Rambus Inc. plans to announce this Wednesday a new memory signaling
technology initiative targeted at delivering a Terabyte-per-second of memory
bandwidth, which the company touts as a solution for next-generation
multi-core, game and graphics applications.
Rather than simply increasing the clock speed of memory to
achieve higher output, Rambus looks to boost bandwidth with a 32X data rate.
Just as DDR memory technologies doubles transfer on a single, full clock signal
cycle, Rambus’ proposed technology is able to data at 32 times the reference
clock frequency. With 32X technology, the memory company is targeting a
bandwidth of 16Gbps per DQ link with memory running at 500MHz. In contrast,
today’s DDR3 at 500MHz achieves a bandwidth of 1Gbps.
“We're really excited about the Terabyte Bandwidth Initiative
and the technologies that we've developed,” said Steven Woo, a senior principle
engineer at Rambus. “The work of a large team of our scientists and
engineers is pushing memory signaling technology to new levels of performance.”
Of course, it requires a little explanation on how a
technology that enables a DQ link 16Gbps of bandwidth could result in a Terabyte
of throughput. Rambus’ aim for the technology is to grant Terabyte bandwidth to
a system on a chip (SoC) architecture, and such may be achieved with 16 DRAMs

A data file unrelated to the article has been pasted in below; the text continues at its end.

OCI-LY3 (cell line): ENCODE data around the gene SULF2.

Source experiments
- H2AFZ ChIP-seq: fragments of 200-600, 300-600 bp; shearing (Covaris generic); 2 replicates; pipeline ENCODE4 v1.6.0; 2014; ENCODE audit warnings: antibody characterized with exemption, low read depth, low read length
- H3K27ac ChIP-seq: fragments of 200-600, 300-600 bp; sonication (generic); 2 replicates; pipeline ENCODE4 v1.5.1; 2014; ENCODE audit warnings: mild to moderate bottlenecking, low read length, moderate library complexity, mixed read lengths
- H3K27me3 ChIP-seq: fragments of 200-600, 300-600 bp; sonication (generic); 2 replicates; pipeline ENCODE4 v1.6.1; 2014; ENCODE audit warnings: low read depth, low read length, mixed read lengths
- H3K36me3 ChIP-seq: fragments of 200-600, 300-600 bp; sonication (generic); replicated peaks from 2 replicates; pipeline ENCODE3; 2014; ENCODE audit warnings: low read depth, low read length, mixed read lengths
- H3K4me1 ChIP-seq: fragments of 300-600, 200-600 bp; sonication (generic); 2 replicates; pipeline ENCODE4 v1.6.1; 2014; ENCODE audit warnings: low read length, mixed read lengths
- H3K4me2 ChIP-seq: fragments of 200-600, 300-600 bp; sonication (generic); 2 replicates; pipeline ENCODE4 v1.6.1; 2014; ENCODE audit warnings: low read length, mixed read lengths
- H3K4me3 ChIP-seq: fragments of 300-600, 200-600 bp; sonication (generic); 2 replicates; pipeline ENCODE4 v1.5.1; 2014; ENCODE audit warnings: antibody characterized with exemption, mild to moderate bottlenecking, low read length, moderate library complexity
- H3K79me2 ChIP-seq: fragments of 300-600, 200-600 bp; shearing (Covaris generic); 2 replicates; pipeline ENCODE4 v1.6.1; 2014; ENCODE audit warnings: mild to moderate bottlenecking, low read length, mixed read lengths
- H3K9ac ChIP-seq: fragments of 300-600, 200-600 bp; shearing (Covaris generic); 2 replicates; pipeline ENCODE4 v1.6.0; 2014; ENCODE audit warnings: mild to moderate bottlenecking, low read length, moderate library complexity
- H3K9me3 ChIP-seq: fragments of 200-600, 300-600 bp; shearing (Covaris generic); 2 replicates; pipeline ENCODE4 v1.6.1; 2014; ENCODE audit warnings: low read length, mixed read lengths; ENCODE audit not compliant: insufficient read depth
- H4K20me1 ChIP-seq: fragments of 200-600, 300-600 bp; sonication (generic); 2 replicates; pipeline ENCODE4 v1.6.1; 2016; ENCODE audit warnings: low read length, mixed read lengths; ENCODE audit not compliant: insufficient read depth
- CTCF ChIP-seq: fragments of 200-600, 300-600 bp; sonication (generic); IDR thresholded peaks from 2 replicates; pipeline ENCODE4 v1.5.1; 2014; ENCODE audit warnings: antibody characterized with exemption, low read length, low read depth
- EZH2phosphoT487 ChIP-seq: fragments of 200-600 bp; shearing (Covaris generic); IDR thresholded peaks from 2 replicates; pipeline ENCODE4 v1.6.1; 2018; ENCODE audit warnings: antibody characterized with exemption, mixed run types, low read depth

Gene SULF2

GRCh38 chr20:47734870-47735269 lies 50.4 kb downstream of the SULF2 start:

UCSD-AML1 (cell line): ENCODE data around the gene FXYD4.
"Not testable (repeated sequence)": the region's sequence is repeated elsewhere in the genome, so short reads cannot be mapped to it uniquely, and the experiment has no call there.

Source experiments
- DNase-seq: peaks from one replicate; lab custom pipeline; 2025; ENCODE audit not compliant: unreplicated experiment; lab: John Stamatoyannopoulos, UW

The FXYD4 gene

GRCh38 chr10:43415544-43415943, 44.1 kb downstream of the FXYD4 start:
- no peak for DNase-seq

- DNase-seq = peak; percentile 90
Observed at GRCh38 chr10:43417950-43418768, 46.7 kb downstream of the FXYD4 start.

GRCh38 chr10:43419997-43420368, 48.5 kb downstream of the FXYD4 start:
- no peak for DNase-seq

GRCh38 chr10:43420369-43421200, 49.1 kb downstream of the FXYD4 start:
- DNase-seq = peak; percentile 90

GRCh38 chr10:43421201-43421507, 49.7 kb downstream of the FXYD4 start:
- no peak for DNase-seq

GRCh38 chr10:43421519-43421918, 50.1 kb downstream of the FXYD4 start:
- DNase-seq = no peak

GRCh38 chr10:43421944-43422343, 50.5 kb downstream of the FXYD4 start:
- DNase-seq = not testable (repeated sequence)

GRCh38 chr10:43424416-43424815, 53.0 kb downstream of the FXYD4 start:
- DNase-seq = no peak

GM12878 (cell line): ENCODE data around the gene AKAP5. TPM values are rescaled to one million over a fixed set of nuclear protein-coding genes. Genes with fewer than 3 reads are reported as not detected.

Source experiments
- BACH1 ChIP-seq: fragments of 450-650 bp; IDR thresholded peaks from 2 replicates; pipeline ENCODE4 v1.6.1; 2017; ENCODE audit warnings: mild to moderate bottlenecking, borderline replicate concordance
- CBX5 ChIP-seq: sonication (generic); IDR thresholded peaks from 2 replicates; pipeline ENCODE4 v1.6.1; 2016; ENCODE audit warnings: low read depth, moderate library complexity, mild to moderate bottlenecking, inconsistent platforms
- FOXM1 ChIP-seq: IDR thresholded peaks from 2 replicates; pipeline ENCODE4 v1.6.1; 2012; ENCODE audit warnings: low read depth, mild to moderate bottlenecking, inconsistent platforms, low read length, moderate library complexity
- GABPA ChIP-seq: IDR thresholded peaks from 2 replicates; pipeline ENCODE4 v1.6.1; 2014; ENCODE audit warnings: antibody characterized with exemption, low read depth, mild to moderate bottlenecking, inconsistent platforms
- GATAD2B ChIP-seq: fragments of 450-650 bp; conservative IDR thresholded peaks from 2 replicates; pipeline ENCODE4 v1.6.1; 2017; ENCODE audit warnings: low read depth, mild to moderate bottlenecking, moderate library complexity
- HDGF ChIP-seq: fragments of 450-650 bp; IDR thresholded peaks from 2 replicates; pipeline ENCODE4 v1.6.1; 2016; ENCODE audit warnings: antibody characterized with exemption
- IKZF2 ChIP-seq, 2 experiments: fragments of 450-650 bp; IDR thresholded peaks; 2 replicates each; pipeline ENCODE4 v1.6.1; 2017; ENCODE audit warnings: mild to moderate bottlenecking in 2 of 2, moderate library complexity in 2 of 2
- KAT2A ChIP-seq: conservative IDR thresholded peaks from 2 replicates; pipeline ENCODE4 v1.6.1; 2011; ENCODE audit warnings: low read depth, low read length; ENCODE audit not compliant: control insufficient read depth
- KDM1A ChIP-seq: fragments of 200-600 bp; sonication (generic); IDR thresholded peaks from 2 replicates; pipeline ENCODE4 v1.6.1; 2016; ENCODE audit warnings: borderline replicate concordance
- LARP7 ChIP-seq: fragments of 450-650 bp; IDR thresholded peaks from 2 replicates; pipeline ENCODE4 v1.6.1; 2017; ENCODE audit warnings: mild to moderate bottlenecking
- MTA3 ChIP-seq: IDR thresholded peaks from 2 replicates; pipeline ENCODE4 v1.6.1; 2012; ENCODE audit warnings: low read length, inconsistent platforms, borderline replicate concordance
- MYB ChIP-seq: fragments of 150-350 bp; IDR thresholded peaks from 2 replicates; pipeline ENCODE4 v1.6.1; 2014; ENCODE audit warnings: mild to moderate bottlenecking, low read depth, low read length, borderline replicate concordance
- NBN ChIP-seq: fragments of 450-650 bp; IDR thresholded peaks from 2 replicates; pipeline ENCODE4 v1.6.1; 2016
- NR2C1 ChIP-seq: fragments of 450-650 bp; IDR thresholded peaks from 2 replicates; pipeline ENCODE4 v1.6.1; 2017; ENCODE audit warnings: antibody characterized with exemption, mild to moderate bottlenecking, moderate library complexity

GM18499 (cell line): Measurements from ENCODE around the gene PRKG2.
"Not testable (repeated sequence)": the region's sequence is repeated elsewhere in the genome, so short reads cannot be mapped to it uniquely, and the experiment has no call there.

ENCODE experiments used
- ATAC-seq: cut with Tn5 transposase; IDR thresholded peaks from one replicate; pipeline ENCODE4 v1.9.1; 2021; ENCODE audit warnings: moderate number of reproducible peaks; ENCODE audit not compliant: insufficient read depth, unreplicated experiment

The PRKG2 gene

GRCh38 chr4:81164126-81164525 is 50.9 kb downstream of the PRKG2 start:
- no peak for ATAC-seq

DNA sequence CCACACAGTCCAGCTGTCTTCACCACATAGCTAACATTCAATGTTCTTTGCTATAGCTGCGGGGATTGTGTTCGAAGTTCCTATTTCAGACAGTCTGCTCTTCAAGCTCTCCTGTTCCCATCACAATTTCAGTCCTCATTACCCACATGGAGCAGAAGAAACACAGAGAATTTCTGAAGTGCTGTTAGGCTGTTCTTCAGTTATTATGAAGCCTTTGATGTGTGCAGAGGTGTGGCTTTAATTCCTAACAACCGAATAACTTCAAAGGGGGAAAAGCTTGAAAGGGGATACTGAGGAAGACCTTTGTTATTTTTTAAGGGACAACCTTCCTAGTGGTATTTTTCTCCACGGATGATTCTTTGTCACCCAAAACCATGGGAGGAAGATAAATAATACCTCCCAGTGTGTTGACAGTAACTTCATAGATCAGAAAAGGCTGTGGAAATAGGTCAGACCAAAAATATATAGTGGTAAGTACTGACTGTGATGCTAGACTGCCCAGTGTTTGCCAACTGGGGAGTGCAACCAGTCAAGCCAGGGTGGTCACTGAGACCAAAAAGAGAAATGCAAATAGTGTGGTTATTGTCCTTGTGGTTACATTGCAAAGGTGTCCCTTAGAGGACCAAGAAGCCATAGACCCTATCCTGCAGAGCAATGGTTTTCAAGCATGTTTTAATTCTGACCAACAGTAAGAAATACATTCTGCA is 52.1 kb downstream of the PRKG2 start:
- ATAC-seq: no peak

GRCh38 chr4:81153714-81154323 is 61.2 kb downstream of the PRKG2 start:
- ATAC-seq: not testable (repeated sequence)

operating at 16Gbps, 4-bytes wide per device.
Another innovation that Rambus plans to integrate into its
Terabyte memory initiative is FlexLink C/A (command/address), which the company
claims is the industry’s first full-speed, scalable, point-to-point C/A link –
with the C/A running at full speed along with the DQ. FlexLink C/A also
simplifies the interface between the memory controller and DRAM. For example,
traditional legacy interfaces may require a 12 wire interface, FlexLink C/A can
operate point-to-point with just two wires.
Furthermore, FlexLink C/A is named for its flexibility given
to system designers, as now the overhead wires freed from the FlexLink C/A
interfaces may be devoted to more data wires. Conversely, the model may offer
greater bandwidth with the addition of more FlexLink C/A wires, making the
technology more easily scalable.
Rambus’ Terabyte bandwidth initiative will use a fully
differential memory architecture, which will employ differential signaling for
both the C/A and DQ. While current DDR3 and GDDR5 memory use differential signaling
for data and strobe, Rambus aims for full differential at the DQ and C/A.
Advantages of going full differential include better signal integrity,
especially due to its suitability for use in low-voltage electronics, such as
While this Terabyte bandwidth memory method isn’t slated for
market until 2011, Rambus has recently received early silicon capable of
demonstrating its technology. The early test rig uses emulated DRAM chips,
connected to a Rambus memory controller at a 32X data rate capable of 64Gbps.
Rambus will show its silicon test vehicle this Wednesday at the Rambus
Developer Forum in Tokyo, Japan.